Pair charged with selling Boulder agricultural water to frackers, Johnstown pair alleged to see profits of about $800,000 by Mitchell Byars, March 22, 2016, Bolder County News
Two Johnstown men have been arrested on suspicion of theft after prosecutors said they bought water from the city of Boulder designated for agricultural use but then turned around and sold that water for use in fracking operations, for about $800,000 in profits.
Norman William Armstead, 65, and his nephew, Donald Benjamin Armstead, 44, were both arrested last week on suspicion of theft between $100,000 and $1 million, forgery and conspiracy to commit theft. In addition, Donald Armstead is facing an additional charge of theft between $100,000 and $1 million.
According to an arrest affidavit, “the theft was committed by deceptively purchasing water leases explicitly designated for agricultural purposes at a low price and selling/subleasing those water leases for fracking at a higher price.”
According to the affidavit, Donald Armstead was a ditch rider for Boulder and White Rock Ditch and Reservoir Company while Norman Armstead was a superintendent for Rural Ditch Company.
It was not clear from the arrest affidavit how the two men were related.
Both men have been released on $2,500 personal recognizance bonds. Donald Armstead is scheduled for a first appearance on March 31, while Norman Armstead is set for a first appearance on April 1.
Neither could be reached for comment Tuesday.
According to the affidavit, both men would purchase leftover water from the city of Boulder at agricultural rates with personal checks, telling the city they were purchasing the water on behalf of the ditch companies.
But instead, they sold the water to A&W Water, which the affidavit identifies as a Fort Lupton-based hydraulic fracturing company. A&W’s website describes the company as providing services such as “water hauling” and “frac tank hauling and rentals.”
The city of Boulder does not allow the resale of water for industrial purposes such as hydraulic fracking and also does not allow the subleasing of water.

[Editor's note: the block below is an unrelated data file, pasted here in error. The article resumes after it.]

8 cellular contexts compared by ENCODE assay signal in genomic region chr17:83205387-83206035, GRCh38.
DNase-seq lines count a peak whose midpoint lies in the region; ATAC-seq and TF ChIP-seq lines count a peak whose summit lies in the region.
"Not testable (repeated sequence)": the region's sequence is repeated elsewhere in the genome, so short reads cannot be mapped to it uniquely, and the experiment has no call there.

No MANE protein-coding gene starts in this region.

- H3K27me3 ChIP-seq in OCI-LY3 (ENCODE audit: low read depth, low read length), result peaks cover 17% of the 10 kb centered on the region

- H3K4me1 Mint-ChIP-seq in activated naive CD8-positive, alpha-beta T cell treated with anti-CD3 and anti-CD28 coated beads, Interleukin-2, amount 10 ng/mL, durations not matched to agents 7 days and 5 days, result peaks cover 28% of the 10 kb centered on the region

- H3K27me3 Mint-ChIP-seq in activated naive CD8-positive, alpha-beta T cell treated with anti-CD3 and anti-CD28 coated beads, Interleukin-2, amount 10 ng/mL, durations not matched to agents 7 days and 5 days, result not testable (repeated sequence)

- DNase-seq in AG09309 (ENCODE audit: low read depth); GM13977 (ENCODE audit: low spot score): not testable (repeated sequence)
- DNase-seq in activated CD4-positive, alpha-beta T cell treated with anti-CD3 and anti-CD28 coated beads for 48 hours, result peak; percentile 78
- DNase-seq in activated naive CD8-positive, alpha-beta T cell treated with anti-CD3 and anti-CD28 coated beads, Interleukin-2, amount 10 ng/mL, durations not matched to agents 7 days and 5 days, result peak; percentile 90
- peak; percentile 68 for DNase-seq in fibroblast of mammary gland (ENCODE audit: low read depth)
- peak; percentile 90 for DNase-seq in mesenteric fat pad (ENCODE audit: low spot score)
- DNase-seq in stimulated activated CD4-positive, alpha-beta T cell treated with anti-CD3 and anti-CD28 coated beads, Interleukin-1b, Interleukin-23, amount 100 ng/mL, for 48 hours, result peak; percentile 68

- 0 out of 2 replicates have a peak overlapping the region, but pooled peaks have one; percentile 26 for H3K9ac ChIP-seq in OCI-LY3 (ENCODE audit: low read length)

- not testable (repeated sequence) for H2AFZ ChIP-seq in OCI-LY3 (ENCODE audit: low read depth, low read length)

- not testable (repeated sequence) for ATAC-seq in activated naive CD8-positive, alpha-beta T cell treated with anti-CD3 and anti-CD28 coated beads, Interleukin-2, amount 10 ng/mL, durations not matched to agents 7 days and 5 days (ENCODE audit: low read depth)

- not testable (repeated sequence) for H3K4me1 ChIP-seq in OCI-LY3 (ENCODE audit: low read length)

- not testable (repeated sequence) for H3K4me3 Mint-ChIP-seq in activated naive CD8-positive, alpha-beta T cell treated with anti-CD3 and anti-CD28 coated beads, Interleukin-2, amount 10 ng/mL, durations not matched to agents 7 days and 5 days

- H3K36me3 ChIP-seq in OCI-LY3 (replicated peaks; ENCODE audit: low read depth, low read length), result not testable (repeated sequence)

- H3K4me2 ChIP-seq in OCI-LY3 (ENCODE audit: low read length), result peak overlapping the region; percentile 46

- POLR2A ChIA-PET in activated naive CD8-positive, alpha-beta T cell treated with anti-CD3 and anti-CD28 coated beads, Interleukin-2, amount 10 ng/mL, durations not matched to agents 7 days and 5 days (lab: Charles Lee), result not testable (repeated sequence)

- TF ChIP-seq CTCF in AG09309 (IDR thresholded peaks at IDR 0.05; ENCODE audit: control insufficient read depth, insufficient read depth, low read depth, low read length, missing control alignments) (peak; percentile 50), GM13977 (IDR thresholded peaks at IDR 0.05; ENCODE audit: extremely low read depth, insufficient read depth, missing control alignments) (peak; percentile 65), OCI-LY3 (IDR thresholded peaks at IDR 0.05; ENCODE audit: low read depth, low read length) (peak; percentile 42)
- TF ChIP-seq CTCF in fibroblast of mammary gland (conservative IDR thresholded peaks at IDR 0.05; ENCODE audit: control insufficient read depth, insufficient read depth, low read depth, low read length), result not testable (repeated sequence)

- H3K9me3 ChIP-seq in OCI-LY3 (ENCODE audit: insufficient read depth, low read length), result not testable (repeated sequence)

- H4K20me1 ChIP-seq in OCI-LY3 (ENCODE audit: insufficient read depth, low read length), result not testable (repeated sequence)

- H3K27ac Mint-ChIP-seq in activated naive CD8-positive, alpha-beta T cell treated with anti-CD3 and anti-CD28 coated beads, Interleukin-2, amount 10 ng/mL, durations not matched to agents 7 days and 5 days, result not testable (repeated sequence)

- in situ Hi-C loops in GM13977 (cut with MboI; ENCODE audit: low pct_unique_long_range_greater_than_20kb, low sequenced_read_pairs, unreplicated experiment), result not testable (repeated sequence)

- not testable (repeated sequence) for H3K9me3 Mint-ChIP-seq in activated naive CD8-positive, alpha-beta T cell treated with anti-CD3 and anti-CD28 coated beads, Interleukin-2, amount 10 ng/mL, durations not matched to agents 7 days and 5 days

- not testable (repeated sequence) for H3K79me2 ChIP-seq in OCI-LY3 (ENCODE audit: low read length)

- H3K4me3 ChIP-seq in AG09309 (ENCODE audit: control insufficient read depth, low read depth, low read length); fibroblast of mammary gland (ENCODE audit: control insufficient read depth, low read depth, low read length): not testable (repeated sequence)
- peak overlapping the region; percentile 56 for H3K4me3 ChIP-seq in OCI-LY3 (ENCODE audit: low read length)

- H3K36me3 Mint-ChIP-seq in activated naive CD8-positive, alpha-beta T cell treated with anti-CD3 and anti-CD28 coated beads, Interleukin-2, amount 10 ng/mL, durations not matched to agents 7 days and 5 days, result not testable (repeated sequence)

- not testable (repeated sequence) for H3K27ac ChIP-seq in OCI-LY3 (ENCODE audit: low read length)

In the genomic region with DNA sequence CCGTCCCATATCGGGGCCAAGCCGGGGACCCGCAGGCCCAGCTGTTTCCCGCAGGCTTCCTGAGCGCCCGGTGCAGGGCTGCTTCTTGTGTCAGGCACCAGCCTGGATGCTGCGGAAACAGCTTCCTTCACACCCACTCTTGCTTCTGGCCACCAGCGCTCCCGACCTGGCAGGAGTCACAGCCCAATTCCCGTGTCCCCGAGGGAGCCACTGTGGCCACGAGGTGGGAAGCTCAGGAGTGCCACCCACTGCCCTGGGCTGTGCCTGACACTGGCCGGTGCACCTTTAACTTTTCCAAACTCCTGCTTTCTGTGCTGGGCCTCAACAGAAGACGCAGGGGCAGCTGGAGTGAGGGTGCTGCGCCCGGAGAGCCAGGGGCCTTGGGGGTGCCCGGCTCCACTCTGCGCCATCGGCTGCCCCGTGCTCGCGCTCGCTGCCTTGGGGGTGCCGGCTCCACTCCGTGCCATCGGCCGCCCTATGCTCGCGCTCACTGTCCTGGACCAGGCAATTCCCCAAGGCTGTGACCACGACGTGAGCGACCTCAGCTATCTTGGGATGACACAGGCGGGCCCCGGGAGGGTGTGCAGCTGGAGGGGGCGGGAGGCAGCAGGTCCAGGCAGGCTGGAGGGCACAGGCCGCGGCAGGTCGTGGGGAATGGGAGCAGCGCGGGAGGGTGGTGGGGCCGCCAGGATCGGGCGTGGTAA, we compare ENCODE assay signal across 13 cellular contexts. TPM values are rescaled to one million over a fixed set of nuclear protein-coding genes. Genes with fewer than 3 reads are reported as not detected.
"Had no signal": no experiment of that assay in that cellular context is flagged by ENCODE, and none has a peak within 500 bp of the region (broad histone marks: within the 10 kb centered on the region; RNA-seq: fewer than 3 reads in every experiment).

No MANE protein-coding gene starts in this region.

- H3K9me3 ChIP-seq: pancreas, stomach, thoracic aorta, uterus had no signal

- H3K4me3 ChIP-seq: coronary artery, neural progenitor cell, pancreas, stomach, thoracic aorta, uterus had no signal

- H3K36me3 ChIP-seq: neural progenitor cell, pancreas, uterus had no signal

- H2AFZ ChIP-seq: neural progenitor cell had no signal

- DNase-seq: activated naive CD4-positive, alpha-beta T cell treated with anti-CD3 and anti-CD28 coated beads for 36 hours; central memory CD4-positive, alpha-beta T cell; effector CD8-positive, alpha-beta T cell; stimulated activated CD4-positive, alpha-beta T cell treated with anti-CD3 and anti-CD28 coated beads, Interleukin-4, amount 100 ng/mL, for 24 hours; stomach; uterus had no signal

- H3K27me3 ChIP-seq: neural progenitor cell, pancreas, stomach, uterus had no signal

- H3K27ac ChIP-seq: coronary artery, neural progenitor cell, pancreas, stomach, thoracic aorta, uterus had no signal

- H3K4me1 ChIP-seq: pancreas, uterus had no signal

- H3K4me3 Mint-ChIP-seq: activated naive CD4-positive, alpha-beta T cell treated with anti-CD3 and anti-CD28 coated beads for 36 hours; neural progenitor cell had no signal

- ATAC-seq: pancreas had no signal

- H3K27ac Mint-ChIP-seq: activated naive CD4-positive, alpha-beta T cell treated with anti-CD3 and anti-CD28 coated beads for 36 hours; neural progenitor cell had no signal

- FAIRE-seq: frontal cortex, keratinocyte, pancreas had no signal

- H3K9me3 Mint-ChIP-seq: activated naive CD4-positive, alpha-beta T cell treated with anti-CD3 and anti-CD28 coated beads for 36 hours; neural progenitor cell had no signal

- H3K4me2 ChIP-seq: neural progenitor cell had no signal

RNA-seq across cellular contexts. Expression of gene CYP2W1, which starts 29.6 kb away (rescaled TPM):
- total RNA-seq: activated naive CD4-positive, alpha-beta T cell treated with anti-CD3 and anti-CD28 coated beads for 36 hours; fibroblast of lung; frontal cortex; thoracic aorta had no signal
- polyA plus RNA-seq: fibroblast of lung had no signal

“The city of Boulder takes its water rights and obligations very seriously and is working in full cooperation with prosecutors on this matter,” Boulder city spokeswoman Sarah Huntley said.
A & W did not return calls for comment on the story.
According to the affidavit, at the time of the investigation water sold for agricultural purposes at $30 per acre/foot but water sold for hydraulic fracturing was potentially worth about $3,000 per acre/foot.
According to the affidavit, Boulder and White Rock Ditch and Reservoir Company on April 2014 noticed an unusual form from Donald Armstead requesting payment for 648.9 acre/feet water. But company officials said when they tracked down the original invoice, it was for 1,433.7 acre/feet of water and that Donald Armstead’s company bought the remaining water.
When confronted, Armstead reportedly told the board he had forged the invoice and “admitted to making poor decisions.”
A Boulder District Attorney investigator found that from 2010 through 2014, Donald and Norman Armstead bought $101,200 in water from the city of Boulder.
During that same time, they received 12 payments from A & W to an account for Donald Armstead’s father, Benjamin Armstead, between March 2013 and August 2014 totaling $907,561.22. Records show the deposits into those accounts were followed by payouts to Norman and Donald Armstead.
In addition, bank records also show a payment in October 2014 of $847,561 to Donald Armstead from Water Resources and Equipment, which sells water for industrial use. According to the affidavit, the company prepaid Donald Armstead $847,500 for water but said he never delivered because he had since been fired at Boulder and White Rock Ditch and Reservoir Company.
In an interview with police in January 2016, Norman Armstead admitted to buying water from the city of Boulder and then routing it through a ditch company in Longmont and then to a ditch company in Loveland where it was pumped into A & W trucks.
When told he was buying the water for $30 per acre/foot but then selling the water for $2,700, Norman Armstead reportedly told the investigator, “Who wouldn’t?”
When Donald Armstead was interviewed by police, he claimed that the city of Boulder told him to get rid of the water and said he did not know the water was designated for agricultural use only.
But city of Boulder officials said they were under the impression the men were making the purchases on behalf of the ditch companies they worked for.
While he was named several times as also having participated in the buying and selling of the water, Benjamin Armstead was not charged. According to the affidavit, he suffered from a stroke in May of 2014 and was significantly impaired, with Norman Armstead acting as his caregiver and wielding power of attorney on his accounts. [Emphasis added]
[Refer also to:
With no government assistance, some Albertans struggle with water contamination or loss of their water, while others try to make a buck by selling it. Water for sale sign as seen in a field from Hwy 22 North of Cochrane, Alberta – *We have blocked out last digits of phone number and plate number, as sign has now been removed or moved.